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The Disposable Dilemma

Reducing our cup size


It's surprisingly difficult to create a biodegradable paper cup. Many coffee lovers use their own reusable coffee cups. What is the greenest coffee cup choice?

Whether we’re standing on the sidelines cheering for our children or heading to the office, there’s something comforting about bringing along a hot beverage.

These days it’s easy to have our drink and take it too. The only problem is the resulting mountain of disposable cups accumulating in our landfills, and even sometimes on our streets.

Cups in time

In the early days of takeout coffee, we were content with white, spongy polystyrene. (Most of us call it Styrofoam, a name patented by the Dow Chemical Company, which was never actually made into cups.) In the 1980s polystyrene fell into disfavour after reports that it contributed chlorofluorocarbons (CFCs) to the earth’s atmosphere—and CFCs were identified as the substances eating away at our ozone layer.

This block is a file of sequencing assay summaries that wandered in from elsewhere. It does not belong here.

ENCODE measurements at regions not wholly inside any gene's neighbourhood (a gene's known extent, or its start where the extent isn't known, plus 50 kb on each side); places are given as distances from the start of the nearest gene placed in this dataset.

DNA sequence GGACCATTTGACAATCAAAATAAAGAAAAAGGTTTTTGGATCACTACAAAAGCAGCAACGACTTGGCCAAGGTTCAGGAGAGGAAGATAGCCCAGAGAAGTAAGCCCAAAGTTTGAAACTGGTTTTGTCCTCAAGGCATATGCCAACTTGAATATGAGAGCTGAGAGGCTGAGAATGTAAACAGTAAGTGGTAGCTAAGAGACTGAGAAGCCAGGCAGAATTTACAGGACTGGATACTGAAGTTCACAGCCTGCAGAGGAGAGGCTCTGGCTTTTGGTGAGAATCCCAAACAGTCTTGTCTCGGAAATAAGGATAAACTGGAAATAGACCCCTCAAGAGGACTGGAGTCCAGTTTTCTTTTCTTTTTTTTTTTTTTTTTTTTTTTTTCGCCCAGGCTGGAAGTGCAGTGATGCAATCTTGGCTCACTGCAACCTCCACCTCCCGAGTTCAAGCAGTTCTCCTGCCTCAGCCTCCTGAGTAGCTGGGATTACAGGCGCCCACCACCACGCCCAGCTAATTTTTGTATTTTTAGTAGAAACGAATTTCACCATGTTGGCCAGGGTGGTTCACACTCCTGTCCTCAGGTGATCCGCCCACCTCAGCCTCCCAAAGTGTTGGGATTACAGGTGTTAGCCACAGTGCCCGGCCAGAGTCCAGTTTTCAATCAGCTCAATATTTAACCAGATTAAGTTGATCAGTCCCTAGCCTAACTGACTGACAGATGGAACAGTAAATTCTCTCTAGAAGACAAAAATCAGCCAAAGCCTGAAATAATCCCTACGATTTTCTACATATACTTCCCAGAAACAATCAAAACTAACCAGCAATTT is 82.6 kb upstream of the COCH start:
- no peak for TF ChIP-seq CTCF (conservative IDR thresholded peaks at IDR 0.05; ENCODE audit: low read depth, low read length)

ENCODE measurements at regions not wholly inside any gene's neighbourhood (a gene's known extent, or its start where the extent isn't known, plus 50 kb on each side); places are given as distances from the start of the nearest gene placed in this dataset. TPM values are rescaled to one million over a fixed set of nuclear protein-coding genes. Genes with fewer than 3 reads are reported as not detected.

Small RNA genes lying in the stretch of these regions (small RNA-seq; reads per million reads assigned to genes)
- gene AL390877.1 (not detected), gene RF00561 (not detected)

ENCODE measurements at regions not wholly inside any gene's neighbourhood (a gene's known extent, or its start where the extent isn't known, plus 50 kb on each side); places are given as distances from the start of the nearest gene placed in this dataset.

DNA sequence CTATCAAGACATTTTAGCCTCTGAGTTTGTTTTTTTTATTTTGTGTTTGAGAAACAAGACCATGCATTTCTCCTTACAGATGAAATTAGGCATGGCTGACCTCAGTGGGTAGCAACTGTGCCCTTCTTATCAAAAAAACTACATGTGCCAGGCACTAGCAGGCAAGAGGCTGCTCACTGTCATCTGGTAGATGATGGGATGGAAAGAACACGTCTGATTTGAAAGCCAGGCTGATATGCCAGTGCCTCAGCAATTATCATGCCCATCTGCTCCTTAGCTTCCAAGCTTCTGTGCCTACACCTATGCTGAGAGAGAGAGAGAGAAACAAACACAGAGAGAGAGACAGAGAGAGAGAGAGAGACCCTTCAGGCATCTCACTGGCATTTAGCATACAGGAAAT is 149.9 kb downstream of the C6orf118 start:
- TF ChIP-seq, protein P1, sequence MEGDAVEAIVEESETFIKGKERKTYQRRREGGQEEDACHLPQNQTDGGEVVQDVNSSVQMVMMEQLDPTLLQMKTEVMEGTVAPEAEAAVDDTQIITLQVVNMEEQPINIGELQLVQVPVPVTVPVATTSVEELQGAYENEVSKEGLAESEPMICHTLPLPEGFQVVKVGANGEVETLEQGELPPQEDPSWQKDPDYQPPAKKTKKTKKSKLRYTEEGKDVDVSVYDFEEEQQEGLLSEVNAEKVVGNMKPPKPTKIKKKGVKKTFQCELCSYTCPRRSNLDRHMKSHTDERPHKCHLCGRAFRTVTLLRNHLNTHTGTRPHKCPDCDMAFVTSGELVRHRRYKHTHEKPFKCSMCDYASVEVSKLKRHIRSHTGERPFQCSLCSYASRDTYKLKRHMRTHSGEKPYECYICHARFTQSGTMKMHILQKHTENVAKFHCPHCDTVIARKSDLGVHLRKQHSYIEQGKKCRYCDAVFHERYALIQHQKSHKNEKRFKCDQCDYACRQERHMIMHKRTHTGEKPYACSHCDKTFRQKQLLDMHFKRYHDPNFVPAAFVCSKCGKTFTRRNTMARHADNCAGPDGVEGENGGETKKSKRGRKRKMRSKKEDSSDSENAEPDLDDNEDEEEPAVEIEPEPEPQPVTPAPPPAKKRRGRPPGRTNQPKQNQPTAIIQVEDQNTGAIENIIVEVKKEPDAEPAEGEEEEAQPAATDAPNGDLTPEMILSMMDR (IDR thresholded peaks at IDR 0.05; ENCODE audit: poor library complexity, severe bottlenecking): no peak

According to the American Chemistry Council, since 1990 polystyrene products used in food packaging are manufactured without the use of CFCs. Despite this, many consumers still believe polystyrene is the environmental bad guy when it comes to disposable cups.

The problem with paper

The paper coffee cup seemed like an eco-friendly alternative. After all, paper is recyclable. However, paper cups made to hold hot drinks are coated with a plastic that gives it shape, and it’s this coating that not only makes the cups difficult to recycle, it also prevents them from breaking down in the landfill.